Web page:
Very few studies have been done on the use of marijuana for treatment of headache disorders. However, researchers speculate marijuana may help some migraine sufferers by targeting areas of the brain thought to be involved in the development of migraine attacks. In one anonymous survey approximately 72% of migraine patients using marijuana reported they were very satisfied with its therapeutic benefits. However, about 30% of patients experienced moderate to severe side effects.
A research study published in a 2009 edition of the medical journal Headache observed the effect of marijuana on the attacks of a patient with cluster headaches. Cluster headaches are defined by the International Headache Society ICHD-II classification as a primary headache disorder characterized by severe, one-sided pain occurring once every other day up to as many as eight or more times a day. The patient had failed multiple preventive and treatment medications, but achieved relief through recreational marijuana use. When tested on a medication called dronabinal (synthesized THC available by prescription) he achieved similar results.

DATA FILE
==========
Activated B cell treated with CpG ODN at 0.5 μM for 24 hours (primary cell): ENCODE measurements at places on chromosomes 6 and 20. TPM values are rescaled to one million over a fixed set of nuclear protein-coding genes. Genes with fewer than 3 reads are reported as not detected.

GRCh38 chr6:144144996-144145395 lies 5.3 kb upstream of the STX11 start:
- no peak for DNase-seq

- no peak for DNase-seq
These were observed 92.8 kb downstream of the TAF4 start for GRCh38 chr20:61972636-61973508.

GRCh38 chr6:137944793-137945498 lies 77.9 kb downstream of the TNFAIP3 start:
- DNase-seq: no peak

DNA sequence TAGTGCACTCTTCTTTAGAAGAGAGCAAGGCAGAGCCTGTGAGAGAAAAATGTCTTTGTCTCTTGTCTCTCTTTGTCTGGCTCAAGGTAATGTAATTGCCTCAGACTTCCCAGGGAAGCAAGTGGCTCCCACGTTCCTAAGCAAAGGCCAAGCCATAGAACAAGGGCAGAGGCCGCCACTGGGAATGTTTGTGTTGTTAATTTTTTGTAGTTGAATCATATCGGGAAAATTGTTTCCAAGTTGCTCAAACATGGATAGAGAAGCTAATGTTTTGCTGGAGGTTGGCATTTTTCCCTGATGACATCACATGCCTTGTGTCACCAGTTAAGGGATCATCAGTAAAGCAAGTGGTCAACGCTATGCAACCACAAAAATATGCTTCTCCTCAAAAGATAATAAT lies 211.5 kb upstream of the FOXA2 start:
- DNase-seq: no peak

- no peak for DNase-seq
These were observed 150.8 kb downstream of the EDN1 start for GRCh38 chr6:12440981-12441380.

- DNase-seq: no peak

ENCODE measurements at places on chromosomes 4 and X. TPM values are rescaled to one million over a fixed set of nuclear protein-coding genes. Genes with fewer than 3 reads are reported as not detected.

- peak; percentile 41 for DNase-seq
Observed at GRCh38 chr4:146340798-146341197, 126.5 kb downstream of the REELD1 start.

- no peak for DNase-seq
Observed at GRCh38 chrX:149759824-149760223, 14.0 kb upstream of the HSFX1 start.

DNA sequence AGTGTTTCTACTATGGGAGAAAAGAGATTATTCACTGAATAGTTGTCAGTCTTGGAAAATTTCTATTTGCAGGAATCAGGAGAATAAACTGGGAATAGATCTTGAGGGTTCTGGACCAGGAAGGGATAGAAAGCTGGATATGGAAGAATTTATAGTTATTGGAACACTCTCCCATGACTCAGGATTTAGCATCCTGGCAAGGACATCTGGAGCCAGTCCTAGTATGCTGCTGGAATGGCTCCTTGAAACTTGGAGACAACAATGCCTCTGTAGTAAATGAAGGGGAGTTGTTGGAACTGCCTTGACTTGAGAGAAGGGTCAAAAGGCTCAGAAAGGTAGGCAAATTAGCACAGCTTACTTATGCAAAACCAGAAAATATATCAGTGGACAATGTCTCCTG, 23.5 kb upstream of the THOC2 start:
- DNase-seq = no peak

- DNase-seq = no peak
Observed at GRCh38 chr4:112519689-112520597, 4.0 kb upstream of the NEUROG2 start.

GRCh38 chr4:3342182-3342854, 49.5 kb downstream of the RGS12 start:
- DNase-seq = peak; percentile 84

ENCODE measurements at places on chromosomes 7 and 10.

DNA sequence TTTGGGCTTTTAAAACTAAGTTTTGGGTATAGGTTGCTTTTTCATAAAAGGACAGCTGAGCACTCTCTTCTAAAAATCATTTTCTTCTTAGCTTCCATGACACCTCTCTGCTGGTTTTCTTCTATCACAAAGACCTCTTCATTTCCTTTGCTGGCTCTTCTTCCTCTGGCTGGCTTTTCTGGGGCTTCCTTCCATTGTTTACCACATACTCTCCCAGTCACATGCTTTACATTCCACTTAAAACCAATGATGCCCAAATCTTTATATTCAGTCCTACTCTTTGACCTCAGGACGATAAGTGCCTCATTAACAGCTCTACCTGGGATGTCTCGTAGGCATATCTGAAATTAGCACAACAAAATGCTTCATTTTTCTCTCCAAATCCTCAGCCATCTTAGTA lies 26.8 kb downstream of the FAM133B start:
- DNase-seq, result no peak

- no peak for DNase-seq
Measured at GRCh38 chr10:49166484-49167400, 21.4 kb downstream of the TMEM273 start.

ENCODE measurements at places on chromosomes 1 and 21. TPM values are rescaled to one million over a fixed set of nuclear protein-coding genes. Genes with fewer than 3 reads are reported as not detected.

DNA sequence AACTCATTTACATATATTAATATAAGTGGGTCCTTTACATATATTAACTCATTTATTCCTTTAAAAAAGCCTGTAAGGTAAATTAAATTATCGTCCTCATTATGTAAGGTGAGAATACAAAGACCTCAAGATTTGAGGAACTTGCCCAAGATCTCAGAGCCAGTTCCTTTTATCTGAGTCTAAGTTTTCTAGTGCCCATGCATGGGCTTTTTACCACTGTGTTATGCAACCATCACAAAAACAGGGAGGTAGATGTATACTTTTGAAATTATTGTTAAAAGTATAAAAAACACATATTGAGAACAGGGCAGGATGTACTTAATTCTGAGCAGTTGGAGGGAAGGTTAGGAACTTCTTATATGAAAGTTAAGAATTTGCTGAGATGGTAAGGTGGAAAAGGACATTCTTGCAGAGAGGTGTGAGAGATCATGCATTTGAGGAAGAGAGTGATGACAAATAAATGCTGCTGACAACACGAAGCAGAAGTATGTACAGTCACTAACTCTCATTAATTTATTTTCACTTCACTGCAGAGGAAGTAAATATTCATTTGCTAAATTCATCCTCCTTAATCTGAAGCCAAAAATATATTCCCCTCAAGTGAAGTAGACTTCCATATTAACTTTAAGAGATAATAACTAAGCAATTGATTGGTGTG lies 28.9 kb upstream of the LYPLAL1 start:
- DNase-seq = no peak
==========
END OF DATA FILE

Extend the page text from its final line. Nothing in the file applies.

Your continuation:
The modern popular view of marijuana is as a purely recreational drug, and it is currently legally classified as having no therapeutic benefit under federal law. However, it has been used therapeutically for more then 2,000 years, and we know enough from patient experiences to warrant a great deal more research into potential uses for patients suffering with various forms of pain, nausea and other symptoms.
Do you live in a state that legally allows medicinal use of marijuana? Have you tried it? Does it help you? Would you try it if you were legally allowed to do so?
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Content by Diana E. Lee.DISCLAIMER: Nothing on this site constitutes medical or legal advice. I am a patient who is engaged and educated and enjoys sharing my experiences and news about migraines, pain and depression. Please consult your own health care providers for advice on your unique situation.